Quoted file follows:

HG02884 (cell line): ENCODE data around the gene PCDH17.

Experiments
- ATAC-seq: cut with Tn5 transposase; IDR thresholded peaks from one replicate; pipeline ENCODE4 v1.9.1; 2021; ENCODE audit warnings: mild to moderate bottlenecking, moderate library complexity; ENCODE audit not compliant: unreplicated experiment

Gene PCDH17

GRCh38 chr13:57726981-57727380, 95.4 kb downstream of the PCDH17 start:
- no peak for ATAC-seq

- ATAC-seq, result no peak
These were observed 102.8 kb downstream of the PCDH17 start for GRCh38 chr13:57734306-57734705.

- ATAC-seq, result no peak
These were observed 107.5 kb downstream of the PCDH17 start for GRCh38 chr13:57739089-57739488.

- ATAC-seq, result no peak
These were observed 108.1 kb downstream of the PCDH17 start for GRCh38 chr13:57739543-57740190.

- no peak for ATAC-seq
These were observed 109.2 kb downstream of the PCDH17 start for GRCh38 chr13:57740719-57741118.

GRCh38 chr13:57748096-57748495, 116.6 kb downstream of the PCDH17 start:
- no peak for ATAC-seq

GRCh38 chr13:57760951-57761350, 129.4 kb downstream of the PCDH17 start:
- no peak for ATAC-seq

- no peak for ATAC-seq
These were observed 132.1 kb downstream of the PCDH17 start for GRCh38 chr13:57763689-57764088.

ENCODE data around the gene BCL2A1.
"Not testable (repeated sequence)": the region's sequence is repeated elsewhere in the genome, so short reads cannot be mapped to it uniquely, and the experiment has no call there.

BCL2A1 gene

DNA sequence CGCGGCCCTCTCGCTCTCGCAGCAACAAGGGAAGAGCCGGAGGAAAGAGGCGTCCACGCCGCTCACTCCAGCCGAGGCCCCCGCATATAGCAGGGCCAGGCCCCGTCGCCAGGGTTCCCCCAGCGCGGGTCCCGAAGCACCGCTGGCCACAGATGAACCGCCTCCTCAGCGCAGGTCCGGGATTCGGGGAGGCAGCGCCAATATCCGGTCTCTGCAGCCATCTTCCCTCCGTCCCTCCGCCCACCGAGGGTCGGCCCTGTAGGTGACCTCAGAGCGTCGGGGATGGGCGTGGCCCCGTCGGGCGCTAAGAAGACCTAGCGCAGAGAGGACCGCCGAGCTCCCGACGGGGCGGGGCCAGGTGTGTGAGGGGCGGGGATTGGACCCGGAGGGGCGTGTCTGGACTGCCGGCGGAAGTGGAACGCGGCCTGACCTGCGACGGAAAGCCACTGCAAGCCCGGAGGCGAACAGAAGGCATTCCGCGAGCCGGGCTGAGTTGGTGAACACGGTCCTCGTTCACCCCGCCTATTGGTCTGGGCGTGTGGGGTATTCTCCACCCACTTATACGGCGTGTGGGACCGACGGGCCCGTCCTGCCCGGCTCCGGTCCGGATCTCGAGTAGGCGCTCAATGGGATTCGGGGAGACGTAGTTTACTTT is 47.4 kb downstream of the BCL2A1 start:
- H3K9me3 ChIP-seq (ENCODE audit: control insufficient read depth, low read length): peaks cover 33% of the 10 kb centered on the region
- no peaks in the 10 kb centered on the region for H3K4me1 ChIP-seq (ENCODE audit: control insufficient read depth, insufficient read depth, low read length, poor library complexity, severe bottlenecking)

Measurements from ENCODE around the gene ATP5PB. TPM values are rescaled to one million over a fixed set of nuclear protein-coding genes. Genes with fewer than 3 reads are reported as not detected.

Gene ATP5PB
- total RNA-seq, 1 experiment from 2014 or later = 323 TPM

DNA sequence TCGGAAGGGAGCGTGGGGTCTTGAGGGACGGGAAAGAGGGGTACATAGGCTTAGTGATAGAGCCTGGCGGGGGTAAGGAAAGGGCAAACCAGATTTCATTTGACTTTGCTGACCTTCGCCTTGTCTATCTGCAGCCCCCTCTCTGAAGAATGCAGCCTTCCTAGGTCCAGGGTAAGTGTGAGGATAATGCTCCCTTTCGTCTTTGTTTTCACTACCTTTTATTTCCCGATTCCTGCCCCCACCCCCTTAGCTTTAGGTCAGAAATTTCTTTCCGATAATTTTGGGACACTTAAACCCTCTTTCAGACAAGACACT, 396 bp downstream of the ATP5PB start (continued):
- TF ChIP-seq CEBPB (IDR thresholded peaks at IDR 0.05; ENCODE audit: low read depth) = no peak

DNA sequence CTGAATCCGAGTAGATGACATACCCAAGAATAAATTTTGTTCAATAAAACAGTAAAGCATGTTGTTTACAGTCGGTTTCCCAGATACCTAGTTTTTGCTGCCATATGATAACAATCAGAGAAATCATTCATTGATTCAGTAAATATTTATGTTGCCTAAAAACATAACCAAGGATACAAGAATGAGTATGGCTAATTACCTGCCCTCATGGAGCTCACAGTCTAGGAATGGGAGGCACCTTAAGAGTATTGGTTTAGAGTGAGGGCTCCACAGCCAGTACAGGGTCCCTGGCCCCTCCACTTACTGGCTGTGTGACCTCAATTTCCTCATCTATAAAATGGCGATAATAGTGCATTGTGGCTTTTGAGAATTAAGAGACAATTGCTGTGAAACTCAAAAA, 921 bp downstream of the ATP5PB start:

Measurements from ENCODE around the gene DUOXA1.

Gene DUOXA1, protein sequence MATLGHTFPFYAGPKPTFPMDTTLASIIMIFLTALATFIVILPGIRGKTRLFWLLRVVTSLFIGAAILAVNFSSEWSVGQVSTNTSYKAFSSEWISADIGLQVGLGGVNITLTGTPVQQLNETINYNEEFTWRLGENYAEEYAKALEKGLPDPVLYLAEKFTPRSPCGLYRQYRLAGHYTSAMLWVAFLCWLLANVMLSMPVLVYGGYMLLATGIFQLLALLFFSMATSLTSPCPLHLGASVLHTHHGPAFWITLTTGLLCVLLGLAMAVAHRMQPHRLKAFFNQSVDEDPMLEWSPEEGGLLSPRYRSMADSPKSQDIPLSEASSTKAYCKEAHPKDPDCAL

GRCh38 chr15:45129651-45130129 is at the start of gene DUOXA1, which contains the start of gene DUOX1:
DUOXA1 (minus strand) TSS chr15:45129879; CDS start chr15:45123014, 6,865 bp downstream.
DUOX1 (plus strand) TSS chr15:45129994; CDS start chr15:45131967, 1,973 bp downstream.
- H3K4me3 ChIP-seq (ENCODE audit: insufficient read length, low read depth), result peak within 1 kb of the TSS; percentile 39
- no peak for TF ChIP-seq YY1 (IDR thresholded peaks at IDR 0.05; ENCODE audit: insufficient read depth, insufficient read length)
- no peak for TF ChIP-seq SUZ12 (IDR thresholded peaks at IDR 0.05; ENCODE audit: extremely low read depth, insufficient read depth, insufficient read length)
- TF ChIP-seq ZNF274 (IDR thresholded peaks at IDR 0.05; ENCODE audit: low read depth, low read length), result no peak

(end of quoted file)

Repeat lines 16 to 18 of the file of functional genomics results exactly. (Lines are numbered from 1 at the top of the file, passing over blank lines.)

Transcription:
- no peak for ATAC-seq

GRCh38 chr13:57760951-57761350, 129.4 kb downstream of the PCDH17 start:
- no peak for ATAC-seq